- Research article
- Open Access
New isolations of the rabies-related Mokola virus from South Africa
BMC Veterinary Research volume 13, Article number: 37 (2016)
Mokola virus (MOKV) is a rabies-related lyssavirus and appears to be exclusive to the African continent. Only 24 cases of MOKV, which includes two human cases, have been reported since its identification in 1968. MOKV has an unknown reservoir host and current commercial vaccines do not confer protection against MOKV.
We describe three new isolations of MOKV from domestic cats in South Africa. Two cases were retrospectively identified from 2012 and an additional one in 2014.
These cases emphasize the generally poor surveillance for rabies-related lyssaviruses and our inadequate comprehension of the epidemiology and ecology of Mokola lyssavirus per se.
The Lyssavirus genus currently consists of 14 recognized species all capable of causing rabies, a fatal encephalitic disease. The prototype species of this genus is Rabies lyssavirus and the rest are known as the rabies-related lyssaviruses . Mokola virus (MOKV), a rabies-related lyssavirus, was first isolated from shrews in the Mokola forest in Nigeria in the late 1960s [2, 3]. Shortly thereafter, MOKV was reported as the causative agent of a neurological disease in two children from Nigeria [4, 5]. However, these reports remain controversial for a variety of reasons. The first isolation was made from the cerebrospinal fluid of a 3.5-year-old girl in 1968. The girl recovered without any neurological sequelae while no virus neutralizing antibodies (VNAs) were detected . This is unexpected as reports of patients surviving rabies are exceptionally rare. In the majority of survivor cases the patient is burdened with moderate to severe neurological sequelae [6, 7] with VNAs regarded as a primary mechanism of viral clearance [6, 8]. The second human isolate was obtained from the brain tissue of a 6-year-old girl in 1971 that died from suspected meningitis or encephalitis. In both these human cases clinical symptoms were atypical for classical rabies virus (RABV) infection . It is doubtful that these isolates are still in existence and no genetic information is available .
Up until 2013, only 18 confirmed MOKV isolations, from a variety of mammalian host species including shrews, cats, dogs and a rodent (Lophuromys sikapusi), were known to exist . MOKV was first encountered in South Africa in 1970, when the virus was isolated from a domestic cat in the KwaZulu-Natal (KZN) province . In 1981, it became evident that the available rabies vaccines did not confer protection against MOKV when this virus was isolated from vaccinated cats and a dog in Zimbabwe . It appears that MOKV is exclusive to the African continent and all isolations for the last 20 years have been made from southern Africa. Little is known about the epidemiology of this lyssavirus and the problem is compounded by an unknown reservoir and limited surveillance throughout the continent. In the few instances where rabies diagnostic facilities are available and operational in Africa, only the fluorescent antibody test (FAT) is used. The FAT relies on the use of a polyclonal fluorescein isothiocyanate conjugated anti-lyssavirus globulin that is capable of detecting all known lyssavirus species but cannot distinguish between them. As a result, positive cases are reported as rabies but the actual causative lyssavirus species is rarely identified. In South Africa, where molecular characterization of FAT-positive samples is frequently done, the majority of MOKV isolations have been from the KZN (n=4) and Eastern Cape (EC) provinces (n=5) with a single isolation reported from the Mpumalanga province. These isolates differ by between 0–5.7% and 0–2% at the nucleotide and amino acid levels of the nucleoprotein (N) gene. However, comparison of the N-gene of all known MOKV isolates demonstrated variations of up to 15% and 6.4% on the nucleotide and amino acids levels respectively .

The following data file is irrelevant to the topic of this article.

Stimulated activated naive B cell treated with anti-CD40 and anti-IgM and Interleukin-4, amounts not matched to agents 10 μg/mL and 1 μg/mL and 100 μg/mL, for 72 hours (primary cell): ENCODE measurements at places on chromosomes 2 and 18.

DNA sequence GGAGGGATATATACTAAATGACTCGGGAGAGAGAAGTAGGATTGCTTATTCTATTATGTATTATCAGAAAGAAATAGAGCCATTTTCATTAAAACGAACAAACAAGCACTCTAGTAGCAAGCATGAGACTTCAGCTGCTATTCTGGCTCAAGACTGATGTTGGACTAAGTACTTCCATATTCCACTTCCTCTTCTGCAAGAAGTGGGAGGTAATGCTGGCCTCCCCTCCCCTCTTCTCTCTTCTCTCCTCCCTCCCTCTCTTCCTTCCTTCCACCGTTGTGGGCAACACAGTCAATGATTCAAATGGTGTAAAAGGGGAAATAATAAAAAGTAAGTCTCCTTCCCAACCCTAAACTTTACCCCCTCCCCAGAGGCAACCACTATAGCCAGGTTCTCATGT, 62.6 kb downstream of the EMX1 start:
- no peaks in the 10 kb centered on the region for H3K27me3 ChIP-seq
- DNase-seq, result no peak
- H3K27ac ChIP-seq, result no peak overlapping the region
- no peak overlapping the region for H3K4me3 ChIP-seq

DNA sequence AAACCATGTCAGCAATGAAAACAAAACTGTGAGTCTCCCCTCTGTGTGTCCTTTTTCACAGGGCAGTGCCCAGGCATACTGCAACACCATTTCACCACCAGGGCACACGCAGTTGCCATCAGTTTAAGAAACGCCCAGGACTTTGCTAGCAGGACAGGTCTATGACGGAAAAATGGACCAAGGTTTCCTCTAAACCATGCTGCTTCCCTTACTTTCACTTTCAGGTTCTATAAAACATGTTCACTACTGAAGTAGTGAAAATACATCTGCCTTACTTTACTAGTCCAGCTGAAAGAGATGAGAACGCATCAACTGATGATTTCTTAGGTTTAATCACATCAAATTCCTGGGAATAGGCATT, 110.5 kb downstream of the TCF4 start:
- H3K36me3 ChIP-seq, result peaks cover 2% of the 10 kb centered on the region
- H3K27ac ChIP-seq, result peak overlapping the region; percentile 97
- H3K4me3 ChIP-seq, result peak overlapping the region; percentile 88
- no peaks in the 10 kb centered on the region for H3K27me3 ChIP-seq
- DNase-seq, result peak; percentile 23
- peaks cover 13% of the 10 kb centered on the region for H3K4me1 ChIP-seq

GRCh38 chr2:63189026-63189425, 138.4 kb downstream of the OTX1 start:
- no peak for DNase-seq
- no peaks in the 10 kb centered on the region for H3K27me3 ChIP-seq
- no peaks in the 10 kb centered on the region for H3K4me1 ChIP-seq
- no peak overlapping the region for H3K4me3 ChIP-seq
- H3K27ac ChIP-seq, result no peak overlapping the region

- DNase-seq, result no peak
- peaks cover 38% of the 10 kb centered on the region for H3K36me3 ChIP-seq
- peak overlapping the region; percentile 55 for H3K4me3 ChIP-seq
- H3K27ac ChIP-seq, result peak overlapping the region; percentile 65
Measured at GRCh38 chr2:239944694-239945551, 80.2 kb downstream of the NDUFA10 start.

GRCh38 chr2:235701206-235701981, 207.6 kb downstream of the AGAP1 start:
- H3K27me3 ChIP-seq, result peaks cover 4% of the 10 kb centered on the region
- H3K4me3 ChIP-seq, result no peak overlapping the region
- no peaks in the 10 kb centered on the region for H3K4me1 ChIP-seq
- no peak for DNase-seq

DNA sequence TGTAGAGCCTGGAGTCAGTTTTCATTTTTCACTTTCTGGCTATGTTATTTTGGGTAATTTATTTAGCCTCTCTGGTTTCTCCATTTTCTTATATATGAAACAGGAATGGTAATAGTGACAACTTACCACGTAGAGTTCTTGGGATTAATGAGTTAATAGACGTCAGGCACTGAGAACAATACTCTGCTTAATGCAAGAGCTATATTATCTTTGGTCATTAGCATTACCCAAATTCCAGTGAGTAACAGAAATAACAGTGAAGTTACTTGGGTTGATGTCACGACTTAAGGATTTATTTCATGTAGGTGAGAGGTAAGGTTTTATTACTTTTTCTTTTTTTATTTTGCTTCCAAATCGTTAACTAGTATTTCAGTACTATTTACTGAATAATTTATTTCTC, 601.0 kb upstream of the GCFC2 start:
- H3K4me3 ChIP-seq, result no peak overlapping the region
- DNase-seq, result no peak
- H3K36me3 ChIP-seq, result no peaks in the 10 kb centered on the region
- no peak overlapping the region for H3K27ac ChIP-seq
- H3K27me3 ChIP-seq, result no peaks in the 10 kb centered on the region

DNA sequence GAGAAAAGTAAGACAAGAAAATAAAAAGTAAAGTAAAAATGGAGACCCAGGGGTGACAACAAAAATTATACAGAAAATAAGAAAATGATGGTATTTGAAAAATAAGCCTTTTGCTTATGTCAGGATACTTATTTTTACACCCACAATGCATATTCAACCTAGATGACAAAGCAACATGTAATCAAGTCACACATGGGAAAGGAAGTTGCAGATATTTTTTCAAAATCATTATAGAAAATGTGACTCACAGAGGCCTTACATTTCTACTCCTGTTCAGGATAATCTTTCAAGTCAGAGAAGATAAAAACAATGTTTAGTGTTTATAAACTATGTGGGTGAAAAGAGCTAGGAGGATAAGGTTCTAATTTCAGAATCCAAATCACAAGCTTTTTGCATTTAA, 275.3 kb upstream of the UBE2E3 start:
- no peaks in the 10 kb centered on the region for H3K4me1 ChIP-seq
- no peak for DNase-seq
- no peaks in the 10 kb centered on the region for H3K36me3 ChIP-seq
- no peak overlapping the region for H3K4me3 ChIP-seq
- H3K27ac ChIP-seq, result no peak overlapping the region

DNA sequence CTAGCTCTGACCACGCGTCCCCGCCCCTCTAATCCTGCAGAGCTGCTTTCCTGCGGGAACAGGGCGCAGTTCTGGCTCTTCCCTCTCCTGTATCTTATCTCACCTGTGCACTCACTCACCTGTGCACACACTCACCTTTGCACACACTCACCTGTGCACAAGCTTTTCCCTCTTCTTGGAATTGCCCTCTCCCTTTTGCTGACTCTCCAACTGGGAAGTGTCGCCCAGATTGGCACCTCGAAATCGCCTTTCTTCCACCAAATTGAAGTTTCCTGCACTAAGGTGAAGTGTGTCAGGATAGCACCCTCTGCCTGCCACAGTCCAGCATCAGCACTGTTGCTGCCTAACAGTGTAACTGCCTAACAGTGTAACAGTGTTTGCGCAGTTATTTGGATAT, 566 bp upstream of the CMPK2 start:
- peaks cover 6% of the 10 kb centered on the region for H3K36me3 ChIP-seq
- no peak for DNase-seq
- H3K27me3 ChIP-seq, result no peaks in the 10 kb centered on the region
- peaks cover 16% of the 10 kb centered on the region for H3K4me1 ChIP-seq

Rabies virus (RABV) vaccines do not protect against MOKV [9, 11, 12] and it should be appreciated that the domestic cat is the most commonly MOKV-infected host species. The frequent contact between cats and their owners suggests a potential risk of spill-over infection to humans. Considering this situation, it is clear that a better understanding of the incidence and ecology of MOKV ecology is of utmost importance. Here we report the isolation and characterization of three MOKV isolations from cats from KZN, South Africa, 4 years after the last isolation of this virus in 2008 from South Africa. The first case was identified in January 2014 and subsequently a small retrospective study on selected samples was undertaken, identifying an additional two cases from 2012.
In January 2014, a private veterinarian submitted brain material from a domestic cat that had died of suspected rabies in Pietermaritzburg, KZN, South Africa (laboratory reference number: 14/024) to the Allerton Provincial Veterinary Laboratory. The FAT was performed by staining acetone-fixed impression smears of the brain material with a polyclonal fluorescein isothiocyanate conjugated anti-lyssavirus globulin (OIE Rabies Reference Laboratory of the Agricultural Research Council-Onderstepoort Veterinary Institute (ARC-OVI), South Africa) . Lyssavirus antigen was observed, but in this specific case the staining was of dull fluorescence clearly atypical of rabies virus positive samples. Such atypical staining which has previously been noted in MOKV infections prompted further investigation of this case. The positive FAT result was confirmed at the OIE Rabies Reference Laboratory at Onderstepoort (ARC-OVI, South Africa) and the sample genetically characterized at the University of Pretoria. Following the subsequent identification of sample 14/024 as MOKV, it was decided to investigate and molecularly characterize other FAT positive rabies samples from domestic animals from throughout KZN. Selected archived samples (n=36), were characterized by nucleotide sequencing resulting in the identification of an additional two MOKV cases.
RNA extraction, RT-PCR and phylogenetic analysis